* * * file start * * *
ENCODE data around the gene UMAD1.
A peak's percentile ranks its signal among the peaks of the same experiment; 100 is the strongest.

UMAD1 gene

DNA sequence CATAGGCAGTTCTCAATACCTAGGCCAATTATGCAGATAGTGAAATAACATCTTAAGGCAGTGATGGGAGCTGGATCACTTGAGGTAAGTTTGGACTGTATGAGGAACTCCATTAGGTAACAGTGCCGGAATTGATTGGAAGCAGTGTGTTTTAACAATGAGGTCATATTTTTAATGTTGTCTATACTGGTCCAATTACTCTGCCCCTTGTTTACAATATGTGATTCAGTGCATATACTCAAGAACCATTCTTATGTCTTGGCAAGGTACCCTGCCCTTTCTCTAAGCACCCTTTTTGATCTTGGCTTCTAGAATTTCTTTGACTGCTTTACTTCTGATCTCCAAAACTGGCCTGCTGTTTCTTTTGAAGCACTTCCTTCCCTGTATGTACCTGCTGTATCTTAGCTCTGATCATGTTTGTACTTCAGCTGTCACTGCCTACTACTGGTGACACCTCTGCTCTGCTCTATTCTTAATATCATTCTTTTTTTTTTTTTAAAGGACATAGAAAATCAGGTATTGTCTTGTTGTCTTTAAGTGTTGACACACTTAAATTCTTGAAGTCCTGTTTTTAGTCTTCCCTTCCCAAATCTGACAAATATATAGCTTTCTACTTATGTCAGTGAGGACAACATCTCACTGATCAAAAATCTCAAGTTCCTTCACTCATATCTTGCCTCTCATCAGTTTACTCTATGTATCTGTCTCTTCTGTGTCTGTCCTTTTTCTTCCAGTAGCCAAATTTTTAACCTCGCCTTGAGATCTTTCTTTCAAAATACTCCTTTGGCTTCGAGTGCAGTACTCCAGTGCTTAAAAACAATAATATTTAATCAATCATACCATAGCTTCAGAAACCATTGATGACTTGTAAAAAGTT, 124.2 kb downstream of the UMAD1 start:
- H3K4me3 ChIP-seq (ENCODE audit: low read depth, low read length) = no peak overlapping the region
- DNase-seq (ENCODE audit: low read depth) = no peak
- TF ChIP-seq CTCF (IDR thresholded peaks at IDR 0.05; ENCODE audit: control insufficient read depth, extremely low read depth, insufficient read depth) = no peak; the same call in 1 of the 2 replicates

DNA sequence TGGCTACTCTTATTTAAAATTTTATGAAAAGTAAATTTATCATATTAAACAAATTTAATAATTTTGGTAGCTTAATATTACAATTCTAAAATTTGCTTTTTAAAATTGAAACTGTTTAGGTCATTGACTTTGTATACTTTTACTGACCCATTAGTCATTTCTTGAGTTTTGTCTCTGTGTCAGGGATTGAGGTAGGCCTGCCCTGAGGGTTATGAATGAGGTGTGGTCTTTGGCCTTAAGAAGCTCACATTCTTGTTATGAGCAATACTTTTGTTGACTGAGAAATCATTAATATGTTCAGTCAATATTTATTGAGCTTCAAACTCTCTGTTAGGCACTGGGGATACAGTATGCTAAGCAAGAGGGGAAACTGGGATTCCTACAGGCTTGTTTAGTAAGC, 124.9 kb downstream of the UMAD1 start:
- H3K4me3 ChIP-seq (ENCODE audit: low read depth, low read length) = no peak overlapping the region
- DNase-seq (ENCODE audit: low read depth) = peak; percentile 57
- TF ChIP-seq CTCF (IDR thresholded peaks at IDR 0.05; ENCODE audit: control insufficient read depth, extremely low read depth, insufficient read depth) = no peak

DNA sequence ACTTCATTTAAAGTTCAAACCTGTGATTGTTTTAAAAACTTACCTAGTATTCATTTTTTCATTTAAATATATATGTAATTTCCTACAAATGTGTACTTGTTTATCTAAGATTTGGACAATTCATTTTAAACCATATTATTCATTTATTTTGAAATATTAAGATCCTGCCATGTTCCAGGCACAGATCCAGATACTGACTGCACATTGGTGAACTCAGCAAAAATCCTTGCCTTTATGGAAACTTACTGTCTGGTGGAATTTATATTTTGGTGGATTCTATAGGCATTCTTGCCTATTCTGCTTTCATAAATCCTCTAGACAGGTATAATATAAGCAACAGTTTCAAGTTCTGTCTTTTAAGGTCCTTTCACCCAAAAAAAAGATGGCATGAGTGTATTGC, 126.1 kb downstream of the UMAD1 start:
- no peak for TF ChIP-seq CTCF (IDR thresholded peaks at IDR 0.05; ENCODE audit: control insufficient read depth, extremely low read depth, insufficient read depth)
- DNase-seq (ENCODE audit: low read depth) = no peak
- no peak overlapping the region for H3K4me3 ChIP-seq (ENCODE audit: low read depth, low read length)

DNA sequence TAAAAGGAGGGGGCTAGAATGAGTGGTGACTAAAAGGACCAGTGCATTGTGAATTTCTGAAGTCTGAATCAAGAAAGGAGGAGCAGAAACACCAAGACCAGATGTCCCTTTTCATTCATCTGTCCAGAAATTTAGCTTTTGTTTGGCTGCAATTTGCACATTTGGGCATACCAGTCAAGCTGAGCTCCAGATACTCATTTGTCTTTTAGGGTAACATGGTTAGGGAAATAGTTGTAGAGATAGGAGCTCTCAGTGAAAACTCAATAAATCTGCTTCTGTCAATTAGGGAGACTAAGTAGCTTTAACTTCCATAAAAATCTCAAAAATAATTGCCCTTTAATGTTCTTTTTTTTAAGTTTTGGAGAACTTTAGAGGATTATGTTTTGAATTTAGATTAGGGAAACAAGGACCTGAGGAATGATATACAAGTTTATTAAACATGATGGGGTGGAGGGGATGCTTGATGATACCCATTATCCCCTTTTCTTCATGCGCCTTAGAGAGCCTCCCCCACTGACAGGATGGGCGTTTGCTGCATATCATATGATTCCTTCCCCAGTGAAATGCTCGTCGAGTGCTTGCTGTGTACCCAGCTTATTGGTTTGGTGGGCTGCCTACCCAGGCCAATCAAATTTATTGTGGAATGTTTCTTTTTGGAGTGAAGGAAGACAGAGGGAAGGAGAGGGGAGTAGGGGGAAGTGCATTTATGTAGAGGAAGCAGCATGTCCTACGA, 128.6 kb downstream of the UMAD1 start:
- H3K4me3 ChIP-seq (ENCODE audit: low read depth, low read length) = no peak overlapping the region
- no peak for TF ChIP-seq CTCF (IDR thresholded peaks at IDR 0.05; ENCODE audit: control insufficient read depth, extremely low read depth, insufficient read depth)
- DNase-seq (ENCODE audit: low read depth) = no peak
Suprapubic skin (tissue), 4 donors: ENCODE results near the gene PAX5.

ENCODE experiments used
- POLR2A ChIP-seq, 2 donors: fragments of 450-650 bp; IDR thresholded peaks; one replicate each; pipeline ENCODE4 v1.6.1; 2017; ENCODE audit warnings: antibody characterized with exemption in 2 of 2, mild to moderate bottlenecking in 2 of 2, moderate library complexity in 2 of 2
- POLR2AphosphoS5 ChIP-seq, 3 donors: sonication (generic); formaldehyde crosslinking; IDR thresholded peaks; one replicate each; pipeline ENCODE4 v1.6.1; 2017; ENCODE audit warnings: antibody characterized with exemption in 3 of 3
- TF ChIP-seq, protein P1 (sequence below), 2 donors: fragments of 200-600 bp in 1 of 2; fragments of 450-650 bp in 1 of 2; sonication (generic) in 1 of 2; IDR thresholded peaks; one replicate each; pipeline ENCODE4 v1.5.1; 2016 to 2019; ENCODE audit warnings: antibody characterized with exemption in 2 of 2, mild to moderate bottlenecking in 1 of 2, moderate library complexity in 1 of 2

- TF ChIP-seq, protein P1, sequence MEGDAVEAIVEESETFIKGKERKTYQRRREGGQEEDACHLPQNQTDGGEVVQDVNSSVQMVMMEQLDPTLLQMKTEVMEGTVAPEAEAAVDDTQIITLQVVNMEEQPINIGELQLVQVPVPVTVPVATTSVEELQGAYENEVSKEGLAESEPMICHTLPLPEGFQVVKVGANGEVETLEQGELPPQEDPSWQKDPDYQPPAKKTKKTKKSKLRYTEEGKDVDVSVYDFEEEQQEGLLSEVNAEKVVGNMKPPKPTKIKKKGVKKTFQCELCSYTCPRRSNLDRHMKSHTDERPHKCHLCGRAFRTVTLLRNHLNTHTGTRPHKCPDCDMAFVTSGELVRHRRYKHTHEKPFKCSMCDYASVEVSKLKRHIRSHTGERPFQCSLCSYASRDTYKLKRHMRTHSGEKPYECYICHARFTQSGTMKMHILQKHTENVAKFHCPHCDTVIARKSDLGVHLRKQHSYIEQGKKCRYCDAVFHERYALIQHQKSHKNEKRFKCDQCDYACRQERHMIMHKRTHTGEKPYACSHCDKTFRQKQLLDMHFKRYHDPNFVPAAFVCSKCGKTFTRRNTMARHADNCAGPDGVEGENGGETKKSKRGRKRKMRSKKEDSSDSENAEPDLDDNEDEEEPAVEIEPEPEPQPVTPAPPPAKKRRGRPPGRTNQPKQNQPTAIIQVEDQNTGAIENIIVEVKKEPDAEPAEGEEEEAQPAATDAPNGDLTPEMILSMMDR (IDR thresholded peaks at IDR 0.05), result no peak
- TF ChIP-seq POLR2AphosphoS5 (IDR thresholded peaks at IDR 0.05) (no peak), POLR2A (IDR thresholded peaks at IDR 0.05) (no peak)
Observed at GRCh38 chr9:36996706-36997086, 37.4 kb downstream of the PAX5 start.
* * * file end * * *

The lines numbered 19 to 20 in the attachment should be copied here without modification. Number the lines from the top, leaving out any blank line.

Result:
- DNase-seq (ENCODE audit: low read depth) = no peak
Suprapubic skin (tissue), 4 donors: ENCODE results near the gene PAX5.